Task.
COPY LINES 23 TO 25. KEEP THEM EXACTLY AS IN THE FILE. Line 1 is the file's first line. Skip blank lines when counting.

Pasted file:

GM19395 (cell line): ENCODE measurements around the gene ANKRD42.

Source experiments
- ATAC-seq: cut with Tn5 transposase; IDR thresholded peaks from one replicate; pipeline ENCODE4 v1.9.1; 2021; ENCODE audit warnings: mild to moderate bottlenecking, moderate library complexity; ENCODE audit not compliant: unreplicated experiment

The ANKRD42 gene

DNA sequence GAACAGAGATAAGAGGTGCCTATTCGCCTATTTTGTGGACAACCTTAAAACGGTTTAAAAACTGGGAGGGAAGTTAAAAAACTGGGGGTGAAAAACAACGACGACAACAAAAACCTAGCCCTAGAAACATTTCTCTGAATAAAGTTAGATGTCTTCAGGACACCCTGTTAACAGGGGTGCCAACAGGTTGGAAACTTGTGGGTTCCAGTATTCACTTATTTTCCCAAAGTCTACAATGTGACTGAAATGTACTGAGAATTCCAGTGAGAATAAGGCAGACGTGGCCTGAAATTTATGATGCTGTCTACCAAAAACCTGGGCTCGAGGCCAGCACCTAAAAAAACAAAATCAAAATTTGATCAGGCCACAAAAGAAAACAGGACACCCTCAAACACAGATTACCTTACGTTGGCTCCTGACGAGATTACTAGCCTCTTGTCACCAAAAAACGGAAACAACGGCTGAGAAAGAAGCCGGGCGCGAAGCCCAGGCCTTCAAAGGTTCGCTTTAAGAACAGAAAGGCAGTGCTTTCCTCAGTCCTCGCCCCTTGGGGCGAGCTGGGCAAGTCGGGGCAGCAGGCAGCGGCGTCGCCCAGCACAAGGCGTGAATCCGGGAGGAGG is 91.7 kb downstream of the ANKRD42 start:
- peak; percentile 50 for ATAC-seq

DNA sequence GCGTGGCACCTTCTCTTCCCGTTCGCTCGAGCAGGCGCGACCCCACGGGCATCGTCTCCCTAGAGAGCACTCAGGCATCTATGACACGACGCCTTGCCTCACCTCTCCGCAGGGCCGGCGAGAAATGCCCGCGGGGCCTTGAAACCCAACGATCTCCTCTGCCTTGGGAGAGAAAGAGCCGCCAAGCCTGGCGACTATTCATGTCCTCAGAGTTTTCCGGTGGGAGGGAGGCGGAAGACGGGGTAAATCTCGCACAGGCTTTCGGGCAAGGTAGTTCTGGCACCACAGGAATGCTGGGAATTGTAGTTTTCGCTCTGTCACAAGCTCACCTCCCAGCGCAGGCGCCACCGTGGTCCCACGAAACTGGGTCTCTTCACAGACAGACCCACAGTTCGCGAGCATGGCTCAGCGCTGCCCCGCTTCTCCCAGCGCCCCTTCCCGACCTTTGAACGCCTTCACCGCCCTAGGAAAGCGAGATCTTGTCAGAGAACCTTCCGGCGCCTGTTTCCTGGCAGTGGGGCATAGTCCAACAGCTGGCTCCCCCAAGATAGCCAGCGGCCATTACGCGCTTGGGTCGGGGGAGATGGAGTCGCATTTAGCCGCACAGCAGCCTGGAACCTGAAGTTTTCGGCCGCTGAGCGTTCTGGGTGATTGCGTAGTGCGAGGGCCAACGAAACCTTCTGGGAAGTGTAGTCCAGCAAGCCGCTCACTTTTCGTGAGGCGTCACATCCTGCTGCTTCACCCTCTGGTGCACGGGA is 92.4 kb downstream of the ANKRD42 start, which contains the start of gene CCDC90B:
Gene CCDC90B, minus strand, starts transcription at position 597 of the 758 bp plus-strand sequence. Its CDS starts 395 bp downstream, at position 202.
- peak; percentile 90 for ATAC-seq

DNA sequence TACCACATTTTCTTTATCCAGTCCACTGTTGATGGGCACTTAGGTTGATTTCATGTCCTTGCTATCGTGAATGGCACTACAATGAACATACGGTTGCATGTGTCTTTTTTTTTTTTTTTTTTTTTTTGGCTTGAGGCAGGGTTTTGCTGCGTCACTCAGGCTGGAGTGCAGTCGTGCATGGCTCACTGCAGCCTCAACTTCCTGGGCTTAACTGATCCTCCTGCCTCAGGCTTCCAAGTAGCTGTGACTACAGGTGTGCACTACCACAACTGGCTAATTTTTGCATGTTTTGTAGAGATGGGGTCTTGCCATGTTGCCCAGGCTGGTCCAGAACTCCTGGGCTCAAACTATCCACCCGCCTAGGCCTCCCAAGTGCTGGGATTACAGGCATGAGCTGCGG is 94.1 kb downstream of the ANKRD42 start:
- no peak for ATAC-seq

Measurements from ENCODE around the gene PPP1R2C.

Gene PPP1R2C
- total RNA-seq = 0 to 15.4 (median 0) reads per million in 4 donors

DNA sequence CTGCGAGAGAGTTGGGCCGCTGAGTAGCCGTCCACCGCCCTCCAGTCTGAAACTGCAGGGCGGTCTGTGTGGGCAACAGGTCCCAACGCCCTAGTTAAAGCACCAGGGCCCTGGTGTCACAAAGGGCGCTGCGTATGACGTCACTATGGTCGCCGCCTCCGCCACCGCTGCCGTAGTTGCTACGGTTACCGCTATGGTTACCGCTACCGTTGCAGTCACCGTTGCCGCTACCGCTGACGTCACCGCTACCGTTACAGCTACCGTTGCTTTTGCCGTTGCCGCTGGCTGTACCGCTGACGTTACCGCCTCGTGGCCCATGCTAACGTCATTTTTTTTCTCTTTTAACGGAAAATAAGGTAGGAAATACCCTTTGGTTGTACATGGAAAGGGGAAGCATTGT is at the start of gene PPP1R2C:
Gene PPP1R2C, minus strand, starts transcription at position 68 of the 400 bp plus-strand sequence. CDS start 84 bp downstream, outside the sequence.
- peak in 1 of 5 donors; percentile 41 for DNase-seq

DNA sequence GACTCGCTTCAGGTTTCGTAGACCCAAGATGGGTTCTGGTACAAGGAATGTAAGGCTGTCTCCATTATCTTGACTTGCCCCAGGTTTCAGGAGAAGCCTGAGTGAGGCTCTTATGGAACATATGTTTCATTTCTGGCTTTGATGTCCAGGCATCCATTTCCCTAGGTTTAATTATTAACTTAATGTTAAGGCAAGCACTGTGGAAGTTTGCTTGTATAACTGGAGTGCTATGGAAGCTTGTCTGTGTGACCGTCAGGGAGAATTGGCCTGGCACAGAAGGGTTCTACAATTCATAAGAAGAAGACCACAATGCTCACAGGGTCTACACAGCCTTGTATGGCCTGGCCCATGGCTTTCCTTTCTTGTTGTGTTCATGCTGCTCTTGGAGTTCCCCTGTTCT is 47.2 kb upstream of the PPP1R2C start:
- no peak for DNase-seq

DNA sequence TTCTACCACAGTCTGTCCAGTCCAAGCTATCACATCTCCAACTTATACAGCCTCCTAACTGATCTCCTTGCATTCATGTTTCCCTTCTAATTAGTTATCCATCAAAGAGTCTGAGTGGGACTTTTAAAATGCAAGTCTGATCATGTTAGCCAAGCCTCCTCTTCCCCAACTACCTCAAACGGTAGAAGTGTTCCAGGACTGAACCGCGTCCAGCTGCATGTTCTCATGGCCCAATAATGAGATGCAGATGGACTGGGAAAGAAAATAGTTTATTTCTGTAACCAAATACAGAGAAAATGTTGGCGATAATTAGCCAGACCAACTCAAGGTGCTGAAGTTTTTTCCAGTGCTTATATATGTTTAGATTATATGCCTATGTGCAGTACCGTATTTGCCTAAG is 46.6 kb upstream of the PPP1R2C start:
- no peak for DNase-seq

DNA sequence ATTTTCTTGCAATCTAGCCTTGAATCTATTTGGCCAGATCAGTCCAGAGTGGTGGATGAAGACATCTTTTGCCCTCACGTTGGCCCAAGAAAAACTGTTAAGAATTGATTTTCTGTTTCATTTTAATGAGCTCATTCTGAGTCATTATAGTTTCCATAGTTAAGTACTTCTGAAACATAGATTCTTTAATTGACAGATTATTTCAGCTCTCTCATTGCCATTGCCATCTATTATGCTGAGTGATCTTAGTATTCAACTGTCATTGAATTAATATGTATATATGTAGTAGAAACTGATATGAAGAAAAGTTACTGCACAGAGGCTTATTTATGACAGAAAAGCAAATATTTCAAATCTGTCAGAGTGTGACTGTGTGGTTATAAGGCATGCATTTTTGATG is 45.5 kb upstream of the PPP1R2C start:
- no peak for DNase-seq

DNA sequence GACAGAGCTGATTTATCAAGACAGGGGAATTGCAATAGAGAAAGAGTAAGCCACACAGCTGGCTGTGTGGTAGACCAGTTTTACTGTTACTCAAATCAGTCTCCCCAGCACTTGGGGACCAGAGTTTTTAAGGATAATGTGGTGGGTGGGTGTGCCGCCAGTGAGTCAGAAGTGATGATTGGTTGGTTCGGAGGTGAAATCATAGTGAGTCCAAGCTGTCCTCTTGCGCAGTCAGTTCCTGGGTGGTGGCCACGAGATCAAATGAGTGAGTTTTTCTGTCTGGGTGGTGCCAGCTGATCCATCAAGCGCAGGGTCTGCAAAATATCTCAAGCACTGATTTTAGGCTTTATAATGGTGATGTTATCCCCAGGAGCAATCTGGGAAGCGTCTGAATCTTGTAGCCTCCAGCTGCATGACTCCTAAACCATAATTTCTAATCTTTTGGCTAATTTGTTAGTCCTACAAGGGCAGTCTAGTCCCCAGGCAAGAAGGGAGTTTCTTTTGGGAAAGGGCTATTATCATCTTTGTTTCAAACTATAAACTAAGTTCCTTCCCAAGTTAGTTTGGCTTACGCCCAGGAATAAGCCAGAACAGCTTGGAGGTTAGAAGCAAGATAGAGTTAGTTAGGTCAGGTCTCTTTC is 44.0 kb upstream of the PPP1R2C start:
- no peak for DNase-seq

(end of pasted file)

- no peak for DNase-seq

DNA sequence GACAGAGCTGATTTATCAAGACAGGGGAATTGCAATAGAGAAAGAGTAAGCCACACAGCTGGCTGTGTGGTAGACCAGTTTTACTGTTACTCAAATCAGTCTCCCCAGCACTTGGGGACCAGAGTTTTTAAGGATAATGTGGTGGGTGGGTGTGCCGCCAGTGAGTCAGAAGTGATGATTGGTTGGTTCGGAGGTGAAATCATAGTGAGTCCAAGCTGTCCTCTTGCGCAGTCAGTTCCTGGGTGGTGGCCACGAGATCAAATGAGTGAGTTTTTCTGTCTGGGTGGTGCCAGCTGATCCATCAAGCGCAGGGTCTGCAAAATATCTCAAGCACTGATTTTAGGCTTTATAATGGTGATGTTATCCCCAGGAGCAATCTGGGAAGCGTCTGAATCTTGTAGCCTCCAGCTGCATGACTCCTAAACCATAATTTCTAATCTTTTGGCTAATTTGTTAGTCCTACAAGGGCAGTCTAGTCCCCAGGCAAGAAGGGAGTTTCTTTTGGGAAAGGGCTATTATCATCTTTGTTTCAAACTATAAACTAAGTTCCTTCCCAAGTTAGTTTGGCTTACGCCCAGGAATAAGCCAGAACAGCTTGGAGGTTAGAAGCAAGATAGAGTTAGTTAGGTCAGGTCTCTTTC is 44.0 kb upstream of the PPP1R2C start:
- no peak for DNase-seq